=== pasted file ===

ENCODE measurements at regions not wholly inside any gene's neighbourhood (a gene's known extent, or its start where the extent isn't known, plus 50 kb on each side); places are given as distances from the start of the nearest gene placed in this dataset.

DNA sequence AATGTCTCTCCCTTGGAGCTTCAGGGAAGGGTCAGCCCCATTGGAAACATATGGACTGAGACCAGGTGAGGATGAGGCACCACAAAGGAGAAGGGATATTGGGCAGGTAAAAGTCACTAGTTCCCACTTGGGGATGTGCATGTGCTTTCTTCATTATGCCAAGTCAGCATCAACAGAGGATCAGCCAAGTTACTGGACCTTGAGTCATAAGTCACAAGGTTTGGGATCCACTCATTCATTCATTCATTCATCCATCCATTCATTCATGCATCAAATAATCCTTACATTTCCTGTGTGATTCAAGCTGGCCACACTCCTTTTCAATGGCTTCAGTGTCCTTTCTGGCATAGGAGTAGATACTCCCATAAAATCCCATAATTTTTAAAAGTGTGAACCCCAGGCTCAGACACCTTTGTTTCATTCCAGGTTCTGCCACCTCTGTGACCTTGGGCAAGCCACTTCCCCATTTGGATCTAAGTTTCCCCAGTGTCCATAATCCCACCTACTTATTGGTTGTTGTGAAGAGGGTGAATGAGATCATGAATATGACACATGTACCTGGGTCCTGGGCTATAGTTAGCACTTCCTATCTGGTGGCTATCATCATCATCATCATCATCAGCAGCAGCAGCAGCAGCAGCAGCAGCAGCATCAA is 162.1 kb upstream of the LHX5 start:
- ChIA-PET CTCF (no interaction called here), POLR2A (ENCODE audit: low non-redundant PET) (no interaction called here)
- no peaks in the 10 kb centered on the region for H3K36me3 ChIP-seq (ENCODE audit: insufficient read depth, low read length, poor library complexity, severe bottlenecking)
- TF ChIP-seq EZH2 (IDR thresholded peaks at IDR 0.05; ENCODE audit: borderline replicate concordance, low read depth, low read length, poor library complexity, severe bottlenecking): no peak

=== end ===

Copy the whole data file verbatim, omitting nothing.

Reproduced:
ENCODE measurements at regions not wholly inside any gene's neighbourhood (a gene's known extent, or its start where the extent isn't known, plus 50 kb on each side); places are given as distances from the start of the nearest gene placed in this dataset.

DNA sequence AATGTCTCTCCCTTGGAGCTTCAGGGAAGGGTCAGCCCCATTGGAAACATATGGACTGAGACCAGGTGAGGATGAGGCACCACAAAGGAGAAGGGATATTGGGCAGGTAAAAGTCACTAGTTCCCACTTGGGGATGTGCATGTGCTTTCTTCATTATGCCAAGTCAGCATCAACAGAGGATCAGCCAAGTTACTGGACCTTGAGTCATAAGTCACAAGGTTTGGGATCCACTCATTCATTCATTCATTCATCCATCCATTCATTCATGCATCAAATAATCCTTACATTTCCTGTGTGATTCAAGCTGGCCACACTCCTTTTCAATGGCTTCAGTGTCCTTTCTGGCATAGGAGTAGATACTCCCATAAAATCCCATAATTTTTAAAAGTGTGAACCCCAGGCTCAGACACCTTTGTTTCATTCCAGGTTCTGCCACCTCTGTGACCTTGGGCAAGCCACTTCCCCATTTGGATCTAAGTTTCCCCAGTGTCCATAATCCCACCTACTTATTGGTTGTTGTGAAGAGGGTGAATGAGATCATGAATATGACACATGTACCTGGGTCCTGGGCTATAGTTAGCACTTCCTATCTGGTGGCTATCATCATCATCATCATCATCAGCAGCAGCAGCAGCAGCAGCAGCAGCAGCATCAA is 162.1 kb upstream of the LHX5 start:
- ChIA-PET CTCF (no interaction called here), POLR2A (ENCODE audit: low non-redundant PET) (no interaction called here)
- no peaks in the 10 kb centered on the region for H3K36me3 ChIP-seq (ENCODE audit: insufficient read depth, low read length, poor library complexity, severe bottlenecking)
- TF ChIP-seq EZH2 (IDR thresholded peaks at IDR 0.05; ENCODE audit: borderline replicate concordance, low read depth, low read length, poor library complexity, severe bottlenecking): no peak